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Elisabeth Ginsburg, Executive Director
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4-5-13 Star Ledger - New school report cards coming from state Ed Dept
...'State education officials released drafts of the new report cards to school superintendents last month and many expressed concerns about the accuracy of the state's data sets.Erlichson said state education officials culled data from more than a dozen sources to prepare the reports. Though state officials corrected many of the errors, they were not able to address all of them, Education Commissioner Christopher Cerf said. The state Department of Education plans to release the reports this month anyway. "This was a massive undertaking and we made multiple efforts to ask districts to check their data before we began preparing these reports," Cerf said. "When districts didn't like what they saw, they looked at their data more closely and asked for adjustments." "We can't make all of those changes for a complicated set of reasons," Cerf said. "It's very complicated..."' (GSCS Note: Concerns have similarly be expressed at the GSCS Board table.)

Star Ledger - New school report cards coming from state Ed Dept

By Jessica Calefati/The Star-Ledger The Star-Ledger
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on April 03, 2013 at 12:57 PM, updated April 03, 2013 at 2:52 PM


TRENTON
Report cards released annually by the state that provide detailed information about public schools' spending, enrollment and test scores will now include new indicators of student performance, state education officials told members of the state Board of Education this morning.

In previous years, the report cards only included schools' average standardized test scores and graduation rates.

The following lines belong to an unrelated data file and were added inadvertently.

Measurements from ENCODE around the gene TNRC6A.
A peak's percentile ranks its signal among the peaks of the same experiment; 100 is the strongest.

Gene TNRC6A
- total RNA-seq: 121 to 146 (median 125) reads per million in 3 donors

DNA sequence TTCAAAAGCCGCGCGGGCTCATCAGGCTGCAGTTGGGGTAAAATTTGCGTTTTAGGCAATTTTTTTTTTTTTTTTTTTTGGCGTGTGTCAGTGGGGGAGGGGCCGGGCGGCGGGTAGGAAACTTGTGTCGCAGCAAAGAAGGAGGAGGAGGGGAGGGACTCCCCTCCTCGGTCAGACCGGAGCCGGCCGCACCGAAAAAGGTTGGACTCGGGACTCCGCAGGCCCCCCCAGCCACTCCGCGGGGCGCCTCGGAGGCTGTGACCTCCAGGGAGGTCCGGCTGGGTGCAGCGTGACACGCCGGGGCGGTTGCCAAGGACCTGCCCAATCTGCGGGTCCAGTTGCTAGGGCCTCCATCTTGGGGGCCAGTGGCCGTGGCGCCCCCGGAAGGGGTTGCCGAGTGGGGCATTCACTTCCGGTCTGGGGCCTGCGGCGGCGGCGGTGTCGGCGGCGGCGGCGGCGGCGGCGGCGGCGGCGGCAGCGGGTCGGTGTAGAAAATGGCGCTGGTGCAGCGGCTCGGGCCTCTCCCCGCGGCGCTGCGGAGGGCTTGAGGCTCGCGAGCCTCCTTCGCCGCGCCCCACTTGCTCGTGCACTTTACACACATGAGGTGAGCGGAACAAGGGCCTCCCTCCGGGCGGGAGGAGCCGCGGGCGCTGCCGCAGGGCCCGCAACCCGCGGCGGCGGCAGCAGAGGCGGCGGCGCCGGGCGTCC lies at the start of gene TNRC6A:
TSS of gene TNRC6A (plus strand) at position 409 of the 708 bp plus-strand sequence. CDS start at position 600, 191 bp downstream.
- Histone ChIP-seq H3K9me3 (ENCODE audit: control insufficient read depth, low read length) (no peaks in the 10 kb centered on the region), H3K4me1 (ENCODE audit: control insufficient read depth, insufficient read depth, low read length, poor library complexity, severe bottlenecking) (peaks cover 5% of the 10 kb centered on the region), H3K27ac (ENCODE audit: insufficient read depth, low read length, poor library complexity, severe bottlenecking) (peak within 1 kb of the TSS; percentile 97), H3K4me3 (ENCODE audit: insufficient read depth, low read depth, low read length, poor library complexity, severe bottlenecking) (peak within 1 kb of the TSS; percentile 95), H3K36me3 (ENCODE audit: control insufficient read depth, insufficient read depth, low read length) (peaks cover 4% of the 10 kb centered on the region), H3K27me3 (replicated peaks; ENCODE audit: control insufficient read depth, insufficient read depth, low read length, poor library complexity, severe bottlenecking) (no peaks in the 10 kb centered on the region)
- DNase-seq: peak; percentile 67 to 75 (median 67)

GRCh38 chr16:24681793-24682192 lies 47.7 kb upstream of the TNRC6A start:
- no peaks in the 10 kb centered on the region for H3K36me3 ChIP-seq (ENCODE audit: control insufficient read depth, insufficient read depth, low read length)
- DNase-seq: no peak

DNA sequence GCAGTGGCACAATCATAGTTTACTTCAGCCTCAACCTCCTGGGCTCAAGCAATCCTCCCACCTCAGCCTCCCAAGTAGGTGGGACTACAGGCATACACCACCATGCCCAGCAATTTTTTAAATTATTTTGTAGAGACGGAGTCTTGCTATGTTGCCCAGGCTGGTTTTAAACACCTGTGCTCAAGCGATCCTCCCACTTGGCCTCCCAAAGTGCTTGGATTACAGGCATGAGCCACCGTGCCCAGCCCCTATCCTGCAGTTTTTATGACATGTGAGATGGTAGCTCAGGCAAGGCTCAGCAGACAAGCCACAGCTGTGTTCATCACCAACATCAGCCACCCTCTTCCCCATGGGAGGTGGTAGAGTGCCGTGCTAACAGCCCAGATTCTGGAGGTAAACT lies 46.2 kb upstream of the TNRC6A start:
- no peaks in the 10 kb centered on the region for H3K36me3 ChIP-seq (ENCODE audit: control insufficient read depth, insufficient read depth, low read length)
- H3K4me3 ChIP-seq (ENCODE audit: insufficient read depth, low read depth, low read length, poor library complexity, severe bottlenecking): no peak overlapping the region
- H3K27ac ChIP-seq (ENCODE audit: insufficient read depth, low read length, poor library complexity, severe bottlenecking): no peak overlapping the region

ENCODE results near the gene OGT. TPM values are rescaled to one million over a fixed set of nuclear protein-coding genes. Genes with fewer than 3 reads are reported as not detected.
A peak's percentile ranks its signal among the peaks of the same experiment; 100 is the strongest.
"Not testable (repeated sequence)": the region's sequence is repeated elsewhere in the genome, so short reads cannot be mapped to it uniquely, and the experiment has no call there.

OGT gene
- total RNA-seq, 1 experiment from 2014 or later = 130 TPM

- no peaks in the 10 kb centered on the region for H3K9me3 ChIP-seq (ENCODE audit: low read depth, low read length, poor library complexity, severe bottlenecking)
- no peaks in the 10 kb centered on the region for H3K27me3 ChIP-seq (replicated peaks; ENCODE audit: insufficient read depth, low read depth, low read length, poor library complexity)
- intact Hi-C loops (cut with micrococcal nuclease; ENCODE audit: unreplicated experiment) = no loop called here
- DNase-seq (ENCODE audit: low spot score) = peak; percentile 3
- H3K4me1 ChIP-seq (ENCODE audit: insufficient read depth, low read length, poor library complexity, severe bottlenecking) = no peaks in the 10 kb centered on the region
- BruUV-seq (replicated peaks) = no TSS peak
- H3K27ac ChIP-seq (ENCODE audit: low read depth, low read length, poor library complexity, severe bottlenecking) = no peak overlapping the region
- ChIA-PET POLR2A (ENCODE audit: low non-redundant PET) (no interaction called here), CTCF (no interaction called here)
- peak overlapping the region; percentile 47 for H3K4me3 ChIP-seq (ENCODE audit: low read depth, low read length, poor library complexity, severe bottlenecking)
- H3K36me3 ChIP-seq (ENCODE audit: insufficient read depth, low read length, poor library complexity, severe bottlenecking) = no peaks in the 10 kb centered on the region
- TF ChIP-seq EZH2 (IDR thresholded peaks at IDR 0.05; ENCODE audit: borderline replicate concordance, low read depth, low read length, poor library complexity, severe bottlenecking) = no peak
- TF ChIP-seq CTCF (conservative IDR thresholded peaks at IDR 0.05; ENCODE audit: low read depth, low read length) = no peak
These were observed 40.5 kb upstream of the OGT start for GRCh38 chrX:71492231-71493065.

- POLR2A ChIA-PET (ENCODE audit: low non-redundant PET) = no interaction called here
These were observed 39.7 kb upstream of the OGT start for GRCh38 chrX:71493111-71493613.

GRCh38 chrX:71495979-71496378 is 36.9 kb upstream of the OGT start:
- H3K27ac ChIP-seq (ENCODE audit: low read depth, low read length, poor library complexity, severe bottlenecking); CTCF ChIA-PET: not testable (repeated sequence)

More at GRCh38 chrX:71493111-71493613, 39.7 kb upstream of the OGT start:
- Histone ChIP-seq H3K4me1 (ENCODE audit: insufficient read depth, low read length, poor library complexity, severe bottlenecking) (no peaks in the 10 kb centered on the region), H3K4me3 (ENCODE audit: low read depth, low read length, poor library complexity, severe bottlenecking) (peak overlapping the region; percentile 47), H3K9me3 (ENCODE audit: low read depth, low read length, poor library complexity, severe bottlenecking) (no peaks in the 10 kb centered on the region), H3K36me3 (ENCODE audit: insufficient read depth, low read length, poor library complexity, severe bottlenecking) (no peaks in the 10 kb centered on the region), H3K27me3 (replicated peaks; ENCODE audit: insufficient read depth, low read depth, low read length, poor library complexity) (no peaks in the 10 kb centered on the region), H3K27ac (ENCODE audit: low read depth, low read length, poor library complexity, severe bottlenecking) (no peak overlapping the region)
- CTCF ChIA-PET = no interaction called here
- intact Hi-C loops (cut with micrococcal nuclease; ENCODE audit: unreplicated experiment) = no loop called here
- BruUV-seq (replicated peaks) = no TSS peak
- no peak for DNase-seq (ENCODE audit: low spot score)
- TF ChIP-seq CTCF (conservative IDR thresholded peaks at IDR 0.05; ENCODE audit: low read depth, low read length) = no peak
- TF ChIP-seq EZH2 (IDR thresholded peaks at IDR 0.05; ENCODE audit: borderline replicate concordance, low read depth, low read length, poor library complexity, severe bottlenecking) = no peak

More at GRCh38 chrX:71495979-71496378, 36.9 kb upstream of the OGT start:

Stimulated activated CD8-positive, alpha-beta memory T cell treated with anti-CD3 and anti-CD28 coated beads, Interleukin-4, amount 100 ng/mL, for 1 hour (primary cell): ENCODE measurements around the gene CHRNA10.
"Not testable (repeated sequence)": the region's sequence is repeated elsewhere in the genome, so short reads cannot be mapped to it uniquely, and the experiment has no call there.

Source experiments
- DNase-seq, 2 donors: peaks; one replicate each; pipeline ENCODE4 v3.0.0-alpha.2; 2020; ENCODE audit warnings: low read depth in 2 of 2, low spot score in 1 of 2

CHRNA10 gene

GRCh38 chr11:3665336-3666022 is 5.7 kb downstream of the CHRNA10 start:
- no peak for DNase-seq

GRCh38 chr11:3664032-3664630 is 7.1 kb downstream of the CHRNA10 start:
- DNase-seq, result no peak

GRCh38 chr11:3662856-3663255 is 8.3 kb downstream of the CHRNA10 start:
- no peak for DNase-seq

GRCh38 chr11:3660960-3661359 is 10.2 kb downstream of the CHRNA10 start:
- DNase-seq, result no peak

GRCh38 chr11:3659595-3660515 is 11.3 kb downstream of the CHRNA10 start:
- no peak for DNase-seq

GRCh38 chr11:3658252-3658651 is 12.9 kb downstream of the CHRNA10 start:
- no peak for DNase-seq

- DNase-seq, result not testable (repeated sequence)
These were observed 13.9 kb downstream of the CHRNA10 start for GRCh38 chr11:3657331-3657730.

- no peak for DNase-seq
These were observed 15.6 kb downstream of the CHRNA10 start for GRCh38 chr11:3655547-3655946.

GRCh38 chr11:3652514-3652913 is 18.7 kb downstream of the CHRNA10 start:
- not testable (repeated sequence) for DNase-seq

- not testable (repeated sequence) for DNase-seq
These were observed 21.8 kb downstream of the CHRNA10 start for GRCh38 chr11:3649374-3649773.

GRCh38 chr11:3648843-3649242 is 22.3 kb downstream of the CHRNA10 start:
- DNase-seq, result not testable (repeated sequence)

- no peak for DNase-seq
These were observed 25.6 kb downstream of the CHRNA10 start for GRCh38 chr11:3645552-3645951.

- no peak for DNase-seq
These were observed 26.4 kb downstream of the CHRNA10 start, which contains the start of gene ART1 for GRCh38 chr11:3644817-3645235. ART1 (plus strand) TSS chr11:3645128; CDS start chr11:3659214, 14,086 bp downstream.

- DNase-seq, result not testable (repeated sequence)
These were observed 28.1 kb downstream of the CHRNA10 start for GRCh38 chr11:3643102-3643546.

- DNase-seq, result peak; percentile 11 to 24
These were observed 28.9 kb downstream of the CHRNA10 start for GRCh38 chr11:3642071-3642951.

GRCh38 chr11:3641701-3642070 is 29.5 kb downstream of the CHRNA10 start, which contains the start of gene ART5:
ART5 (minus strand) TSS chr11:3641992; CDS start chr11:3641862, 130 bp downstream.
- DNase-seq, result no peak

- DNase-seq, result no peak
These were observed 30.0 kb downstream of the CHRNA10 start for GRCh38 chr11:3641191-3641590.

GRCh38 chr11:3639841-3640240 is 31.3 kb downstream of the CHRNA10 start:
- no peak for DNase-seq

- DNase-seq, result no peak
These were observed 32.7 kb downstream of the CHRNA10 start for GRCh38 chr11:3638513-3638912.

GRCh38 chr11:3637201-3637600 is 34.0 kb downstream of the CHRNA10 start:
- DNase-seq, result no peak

When the new report cards are made public in the next few weeks, parents and teachers will be able to compare high schools based on students' PSAT scores and Advanced Placement course participation. They'll also know which middle schools have the worst rates of chronic absenteeism and the highest numbers of students enrolled in Algebra I courses.

"Schools are the units of change, and the department wants to focus on schools that most need our assistance," assistant state commissioner of education Bari Erlichson said. "To do so effectively, we needed new metrics."

Erlichson said graduation rates and percentages of students who pass the state's High School Proficiency Assessment - a graduation requirement for New Jersey students - were not nuanced enough to effectively separate the state's best high schools from the worst.

State education officials released drafts of the new report cards to school superintendents last month and many expressed concerns about the accuracy of the state's data sets.

Erlichson said state education officials culled data from more than a dozen sources to prepare the reports.

Though state officials corrected many of the errors, they were not able to address all of them, Education Commissioner Christopher Cerf said. The state Department of Education plans to release the reports this month anyway.

"This was a massive undertaking and we made multiple efforts to ask districts to check their data before we began preparing these reports," Cerf said. "When districts didn't like what they saw, they looked at their data more closely and asked for adjustments."

"We can't make all of those changes for a complicated set of reasons,": Cerf said. "It's very complicated."

 


Garden State Coalition of Schools
160 W. State Street, Trenton New Jersey 08608
609-394-2828